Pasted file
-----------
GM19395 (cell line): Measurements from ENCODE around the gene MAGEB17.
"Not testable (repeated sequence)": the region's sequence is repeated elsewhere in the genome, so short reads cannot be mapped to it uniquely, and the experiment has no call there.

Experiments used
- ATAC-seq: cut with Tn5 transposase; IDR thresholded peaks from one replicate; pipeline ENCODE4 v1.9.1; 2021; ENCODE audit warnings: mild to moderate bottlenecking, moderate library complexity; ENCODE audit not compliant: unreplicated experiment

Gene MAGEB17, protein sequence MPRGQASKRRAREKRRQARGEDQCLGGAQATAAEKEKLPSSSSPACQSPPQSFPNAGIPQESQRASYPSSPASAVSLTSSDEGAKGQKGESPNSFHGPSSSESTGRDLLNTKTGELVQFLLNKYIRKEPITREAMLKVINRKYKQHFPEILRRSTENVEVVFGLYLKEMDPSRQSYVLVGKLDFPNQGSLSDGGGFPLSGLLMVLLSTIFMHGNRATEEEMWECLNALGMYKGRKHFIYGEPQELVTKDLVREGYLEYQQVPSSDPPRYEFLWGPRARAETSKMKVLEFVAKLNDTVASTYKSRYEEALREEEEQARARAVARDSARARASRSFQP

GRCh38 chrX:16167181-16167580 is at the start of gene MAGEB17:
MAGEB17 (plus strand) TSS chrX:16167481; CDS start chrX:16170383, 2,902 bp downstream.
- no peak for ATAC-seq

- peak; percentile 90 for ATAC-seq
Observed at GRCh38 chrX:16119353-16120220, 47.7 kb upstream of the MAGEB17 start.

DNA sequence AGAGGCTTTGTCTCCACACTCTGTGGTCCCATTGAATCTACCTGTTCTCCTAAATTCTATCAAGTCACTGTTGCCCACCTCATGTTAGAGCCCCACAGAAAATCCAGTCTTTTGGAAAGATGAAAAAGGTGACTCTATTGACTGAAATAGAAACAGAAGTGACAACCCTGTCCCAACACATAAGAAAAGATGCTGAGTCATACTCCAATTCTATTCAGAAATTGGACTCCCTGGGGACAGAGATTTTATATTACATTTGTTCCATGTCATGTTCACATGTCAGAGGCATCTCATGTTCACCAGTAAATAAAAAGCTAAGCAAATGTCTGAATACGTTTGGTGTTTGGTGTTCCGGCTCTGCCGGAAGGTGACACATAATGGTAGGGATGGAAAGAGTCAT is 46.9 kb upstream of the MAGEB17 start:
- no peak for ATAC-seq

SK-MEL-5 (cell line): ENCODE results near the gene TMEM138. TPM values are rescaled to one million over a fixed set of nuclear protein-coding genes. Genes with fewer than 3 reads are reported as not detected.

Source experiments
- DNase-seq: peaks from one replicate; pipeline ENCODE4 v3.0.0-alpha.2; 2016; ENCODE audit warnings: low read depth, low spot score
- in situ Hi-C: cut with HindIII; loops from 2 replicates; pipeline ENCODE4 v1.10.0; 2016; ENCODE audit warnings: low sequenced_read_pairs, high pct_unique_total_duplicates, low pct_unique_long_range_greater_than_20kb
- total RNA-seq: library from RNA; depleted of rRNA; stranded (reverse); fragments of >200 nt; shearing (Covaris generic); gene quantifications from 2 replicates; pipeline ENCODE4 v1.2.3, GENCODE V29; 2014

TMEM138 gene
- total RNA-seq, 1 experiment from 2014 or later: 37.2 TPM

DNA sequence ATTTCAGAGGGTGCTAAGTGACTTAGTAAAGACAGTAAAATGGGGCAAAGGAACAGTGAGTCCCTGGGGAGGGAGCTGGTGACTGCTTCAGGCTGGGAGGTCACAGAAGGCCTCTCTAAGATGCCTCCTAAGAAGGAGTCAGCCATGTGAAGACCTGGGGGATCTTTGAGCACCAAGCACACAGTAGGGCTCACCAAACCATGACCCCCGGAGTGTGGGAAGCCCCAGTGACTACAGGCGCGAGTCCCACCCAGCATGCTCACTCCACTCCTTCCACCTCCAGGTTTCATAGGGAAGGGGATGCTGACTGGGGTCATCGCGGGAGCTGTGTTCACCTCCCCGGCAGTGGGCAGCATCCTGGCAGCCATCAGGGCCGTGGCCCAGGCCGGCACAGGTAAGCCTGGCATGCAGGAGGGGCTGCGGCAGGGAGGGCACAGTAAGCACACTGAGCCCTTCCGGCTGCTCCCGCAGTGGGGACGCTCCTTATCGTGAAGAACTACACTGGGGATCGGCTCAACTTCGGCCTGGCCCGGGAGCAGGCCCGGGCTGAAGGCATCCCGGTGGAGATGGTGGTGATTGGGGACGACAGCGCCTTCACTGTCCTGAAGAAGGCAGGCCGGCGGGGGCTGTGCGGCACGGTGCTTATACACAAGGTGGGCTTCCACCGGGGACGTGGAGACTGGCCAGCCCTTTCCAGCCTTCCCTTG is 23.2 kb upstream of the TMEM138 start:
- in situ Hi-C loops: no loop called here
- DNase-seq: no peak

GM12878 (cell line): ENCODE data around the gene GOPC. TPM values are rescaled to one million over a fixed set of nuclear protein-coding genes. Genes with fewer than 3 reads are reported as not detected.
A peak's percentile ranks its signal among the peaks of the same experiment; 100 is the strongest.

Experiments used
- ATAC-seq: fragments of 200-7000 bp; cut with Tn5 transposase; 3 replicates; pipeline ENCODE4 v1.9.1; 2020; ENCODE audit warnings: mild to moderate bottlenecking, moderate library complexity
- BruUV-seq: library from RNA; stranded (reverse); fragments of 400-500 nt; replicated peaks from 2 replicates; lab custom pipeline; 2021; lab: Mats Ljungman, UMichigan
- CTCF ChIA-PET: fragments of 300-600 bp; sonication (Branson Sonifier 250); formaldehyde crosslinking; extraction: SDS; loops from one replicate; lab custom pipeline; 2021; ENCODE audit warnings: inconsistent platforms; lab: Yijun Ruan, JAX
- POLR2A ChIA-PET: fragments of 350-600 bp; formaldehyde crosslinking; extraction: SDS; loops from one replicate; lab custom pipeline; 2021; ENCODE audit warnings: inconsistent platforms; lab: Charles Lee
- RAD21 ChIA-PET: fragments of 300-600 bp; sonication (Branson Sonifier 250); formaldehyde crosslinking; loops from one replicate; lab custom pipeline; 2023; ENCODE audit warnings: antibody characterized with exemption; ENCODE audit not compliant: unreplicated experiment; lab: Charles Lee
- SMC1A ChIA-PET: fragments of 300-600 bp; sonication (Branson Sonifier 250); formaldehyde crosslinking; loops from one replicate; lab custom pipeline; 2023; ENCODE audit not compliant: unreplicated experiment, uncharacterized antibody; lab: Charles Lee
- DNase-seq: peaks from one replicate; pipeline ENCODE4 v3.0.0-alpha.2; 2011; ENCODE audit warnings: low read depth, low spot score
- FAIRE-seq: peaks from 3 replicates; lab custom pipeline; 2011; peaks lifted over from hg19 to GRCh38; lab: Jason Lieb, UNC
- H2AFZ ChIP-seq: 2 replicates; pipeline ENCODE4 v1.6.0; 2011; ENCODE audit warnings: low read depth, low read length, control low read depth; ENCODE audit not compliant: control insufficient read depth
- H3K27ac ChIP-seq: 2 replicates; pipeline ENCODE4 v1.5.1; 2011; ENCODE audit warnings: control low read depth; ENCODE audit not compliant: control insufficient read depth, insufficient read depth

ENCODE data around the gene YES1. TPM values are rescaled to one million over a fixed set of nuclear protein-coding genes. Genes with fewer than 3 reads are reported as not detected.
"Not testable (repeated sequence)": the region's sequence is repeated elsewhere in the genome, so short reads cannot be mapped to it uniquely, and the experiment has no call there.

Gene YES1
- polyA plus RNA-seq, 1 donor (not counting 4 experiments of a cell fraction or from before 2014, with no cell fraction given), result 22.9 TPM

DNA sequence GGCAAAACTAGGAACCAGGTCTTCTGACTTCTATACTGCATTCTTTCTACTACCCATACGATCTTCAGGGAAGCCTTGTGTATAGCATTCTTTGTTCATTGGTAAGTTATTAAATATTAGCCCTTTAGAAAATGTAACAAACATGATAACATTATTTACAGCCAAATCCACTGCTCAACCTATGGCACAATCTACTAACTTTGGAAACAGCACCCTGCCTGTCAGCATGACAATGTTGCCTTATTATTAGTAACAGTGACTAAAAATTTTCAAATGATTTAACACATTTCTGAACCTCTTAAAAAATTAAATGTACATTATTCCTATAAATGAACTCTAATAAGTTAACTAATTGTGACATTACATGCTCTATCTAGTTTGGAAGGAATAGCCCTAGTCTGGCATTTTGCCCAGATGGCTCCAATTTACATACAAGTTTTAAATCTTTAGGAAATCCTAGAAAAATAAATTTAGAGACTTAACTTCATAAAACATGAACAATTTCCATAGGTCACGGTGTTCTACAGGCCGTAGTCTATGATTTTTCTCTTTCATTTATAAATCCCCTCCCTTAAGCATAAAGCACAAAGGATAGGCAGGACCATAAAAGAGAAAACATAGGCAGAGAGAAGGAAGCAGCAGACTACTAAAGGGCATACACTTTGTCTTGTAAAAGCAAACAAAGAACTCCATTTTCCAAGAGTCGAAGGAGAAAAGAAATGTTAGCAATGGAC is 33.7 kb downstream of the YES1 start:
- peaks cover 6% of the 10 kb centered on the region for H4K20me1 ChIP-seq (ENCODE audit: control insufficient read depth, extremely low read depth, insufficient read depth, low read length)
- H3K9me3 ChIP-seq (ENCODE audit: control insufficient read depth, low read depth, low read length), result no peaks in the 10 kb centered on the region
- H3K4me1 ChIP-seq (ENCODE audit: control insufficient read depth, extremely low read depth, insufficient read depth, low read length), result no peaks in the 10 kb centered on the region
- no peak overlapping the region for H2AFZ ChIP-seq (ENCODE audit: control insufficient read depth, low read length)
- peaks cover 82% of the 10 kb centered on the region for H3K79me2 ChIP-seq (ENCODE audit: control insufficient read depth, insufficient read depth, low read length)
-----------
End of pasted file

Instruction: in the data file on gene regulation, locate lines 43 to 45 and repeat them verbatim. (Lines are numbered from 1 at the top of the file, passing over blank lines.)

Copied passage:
- H3K4me1 ChIP-seq (ENCODE audit: control insufficient read depth, extremely low read depth, insufficient read depth, low read length), result no peaks in the 10 kb centered on the region
- no peak overlapping the region for H2AFZ ChIP-seq (ENCODE audit: control insufficient read depth, low read length)
- peaks cover 82% of the 10 kb centered on the region for H3K79me2 ChIP-seq (ENCODE audit: control insufficient read depth, insufficient read depth, low read length)